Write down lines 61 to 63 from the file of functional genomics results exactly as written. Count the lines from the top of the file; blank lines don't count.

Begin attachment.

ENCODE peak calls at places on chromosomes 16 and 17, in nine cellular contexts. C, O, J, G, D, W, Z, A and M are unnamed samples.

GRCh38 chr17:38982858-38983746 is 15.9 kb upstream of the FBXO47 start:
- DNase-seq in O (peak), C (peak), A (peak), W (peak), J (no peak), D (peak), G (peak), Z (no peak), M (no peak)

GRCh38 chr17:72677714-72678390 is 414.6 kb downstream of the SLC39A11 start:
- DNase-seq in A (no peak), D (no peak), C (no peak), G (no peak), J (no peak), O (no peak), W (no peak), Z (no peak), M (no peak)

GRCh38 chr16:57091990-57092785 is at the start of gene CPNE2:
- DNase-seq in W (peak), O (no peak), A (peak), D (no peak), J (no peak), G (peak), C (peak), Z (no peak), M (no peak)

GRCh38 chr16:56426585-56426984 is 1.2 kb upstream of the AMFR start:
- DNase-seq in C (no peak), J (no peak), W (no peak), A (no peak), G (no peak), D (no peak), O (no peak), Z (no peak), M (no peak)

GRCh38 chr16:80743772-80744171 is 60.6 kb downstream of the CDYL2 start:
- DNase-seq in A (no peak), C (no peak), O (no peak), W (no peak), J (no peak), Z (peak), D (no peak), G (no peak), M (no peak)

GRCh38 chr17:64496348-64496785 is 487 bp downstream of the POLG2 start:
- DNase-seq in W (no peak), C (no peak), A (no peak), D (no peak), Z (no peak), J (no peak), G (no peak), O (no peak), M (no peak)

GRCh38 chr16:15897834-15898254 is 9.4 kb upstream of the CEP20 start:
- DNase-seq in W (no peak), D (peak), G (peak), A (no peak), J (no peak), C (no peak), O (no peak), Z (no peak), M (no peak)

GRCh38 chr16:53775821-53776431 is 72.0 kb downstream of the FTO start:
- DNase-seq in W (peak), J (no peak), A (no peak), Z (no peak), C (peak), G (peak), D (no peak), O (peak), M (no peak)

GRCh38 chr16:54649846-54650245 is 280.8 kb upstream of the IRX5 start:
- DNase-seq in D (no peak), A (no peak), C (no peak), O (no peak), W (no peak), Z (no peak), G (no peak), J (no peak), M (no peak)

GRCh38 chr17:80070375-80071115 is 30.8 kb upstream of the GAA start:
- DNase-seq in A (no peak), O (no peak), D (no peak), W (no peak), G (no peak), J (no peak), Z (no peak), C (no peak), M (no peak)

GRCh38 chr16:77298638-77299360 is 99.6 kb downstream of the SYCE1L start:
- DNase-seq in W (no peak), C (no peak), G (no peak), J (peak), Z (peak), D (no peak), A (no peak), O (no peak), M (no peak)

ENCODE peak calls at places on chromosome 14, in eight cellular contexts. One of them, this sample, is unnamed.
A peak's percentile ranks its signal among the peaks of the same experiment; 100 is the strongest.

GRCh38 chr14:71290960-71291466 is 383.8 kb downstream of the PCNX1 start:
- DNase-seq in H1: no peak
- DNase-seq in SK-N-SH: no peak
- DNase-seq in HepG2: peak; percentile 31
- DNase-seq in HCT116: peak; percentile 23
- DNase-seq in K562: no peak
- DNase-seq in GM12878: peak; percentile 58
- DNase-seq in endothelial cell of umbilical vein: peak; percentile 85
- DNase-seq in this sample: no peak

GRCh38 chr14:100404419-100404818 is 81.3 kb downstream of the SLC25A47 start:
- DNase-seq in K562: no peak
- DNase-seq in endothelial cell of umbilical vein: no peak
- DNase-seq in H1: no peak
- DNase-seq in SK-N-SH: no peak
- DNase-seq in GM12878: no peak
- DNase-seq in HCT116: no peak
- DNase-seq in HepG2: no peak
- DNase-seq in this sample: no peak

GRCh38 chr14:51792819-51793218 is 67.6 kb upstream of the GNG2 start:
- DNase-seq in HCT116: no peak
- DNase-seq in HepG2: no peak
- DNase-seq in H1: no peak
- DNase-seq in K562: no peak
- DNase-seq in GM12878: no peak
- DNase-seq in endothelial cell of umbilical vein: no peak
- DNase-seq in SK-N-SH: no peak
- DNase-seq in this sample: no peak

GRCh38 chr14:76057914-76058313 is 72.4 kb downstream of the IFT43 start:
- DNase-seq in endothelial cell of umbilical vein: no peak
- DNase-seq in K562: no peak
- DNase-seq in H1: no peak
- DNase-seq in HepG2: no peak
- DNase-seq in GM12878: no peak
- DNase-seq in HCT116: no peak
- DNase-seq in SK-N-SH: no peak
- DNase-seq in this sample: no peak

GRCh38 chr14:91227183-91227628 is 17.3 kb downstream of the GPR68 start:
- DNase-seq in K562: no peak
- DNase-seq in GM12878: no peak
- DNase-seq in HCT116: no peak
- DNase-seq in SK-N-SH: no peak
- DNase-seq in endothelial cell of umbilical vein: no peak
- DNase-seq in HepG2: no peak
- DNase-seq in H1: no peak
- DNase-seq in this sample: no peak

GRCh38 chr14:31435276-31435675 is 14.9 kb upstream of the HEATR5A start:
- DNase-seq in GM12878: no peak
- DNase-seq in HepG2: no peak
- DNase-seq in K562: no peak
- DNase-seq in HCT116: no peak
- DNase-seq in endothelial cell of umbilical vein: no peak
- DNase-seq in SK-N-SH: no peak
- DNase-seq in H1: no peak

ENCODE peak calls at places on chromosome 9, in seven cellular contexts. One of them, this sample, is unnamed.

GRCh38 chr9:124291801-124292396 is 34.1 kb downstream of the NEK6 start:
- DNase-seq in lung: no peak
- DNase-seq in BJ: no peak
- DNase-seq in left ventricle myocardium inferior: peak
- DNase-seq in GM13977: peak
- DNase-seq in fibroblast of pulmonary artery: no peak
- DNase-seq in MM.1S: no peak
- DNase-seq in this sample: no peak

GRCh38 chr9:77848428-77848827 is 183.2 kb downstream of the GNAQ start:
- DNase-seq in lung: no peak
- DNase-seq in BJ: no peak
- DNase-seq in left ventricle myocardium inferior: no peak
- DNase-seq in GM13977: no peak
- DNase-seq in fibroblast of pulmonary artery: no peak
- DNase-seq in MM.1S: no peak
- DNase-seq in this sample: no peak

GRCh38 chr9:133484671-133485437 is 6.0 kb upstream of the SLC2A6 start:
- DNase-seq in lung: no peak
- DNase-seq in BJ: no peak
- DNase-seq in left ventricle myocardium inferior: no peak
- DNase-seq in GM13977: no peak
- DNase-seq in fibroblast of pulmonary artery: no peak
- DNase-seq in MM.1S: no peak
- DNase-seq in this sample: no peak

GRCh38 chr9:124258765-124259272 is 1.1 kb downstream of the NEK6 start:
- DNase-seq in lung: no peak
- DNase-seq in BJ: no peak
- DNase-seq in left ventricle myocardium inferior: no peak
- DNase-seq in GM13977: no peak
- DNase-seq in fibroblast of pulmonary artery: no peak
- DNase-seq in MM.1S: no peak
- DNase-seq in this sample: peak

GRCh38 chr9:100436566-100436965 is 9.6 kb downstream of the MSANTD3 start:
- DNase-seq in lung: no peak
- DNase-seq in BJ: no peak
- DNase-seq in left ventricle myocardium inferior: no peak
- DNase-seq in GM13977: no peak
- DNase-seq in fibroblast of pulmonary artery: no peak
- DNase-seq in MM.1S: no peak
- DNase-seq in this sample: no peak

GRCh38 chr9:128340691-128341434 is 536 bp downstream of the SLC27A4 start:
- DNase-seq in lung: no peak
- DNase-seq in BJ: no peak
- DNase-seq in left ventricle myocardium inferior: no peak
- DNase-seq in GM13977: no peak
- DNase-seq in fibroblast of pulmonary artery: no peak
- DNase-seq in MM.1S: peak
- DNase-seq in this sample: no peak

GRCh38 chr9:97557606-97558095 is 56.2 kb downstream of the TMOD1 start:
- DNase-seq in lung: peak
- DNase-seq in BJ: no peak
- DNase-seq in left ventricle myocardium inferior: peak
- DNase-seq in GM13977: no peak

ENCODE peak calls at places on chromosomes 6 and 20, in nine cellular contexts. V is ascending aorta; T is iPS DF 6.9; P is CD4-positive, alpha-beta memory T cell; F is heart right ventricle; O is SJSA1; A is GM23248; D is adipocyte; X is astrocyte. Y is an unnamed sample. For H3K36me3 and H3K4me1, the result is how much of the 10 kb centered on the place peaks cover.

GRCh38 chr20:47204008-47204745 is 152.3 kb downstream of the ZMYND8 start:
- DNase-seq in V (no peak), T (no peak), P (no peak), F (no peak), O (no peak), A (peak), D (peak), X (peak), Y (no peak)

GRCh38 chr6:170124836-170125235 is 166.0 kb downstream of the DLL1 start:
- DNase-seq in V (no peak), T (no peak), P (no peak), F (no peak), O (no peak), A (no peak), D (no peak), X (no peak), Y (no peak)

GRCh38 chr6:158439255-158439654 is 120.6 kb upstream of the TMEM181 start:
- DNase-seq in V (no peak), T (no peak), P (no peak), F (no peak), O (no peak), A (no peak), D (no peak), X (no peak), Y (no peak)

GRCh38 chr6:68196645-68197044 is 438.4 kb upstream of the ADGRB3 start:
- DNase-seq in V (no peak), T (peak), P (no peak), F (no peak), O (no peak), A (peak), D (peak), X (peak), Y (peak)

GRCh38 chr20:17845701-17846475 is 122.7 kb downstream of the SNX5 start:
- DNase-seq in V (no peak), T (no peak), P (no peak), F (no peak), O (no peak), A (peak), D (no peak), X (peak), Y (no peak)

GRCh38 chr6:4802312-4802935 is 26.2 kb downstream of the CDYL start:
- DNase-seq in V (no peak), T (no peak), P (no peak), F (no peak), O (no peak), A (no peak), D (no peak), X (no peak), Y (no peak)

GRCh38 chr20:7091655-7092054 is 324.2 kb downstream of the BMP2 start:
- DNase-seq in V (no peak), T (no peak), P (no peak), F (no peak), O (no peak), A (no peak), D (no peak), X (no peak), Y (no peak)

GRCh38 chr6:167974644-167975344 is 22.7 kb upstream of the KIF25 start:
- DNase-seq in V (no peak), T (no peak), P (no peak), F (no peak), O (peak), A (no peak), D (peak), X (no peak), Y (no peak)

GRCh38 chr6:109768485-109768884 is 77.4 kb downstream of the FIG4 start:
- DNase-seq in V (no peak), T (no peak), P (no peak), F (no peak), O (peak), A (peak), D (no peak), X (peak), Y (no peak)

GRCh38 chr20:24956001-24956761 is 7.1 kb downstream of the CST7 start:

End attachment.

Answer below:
- DNase-seq in this sample: no peak

GRCh38 chr14:91227183-91227628 is 17.3 kb downstream of the GPR68 start:
- DNase-seq in K562: no peak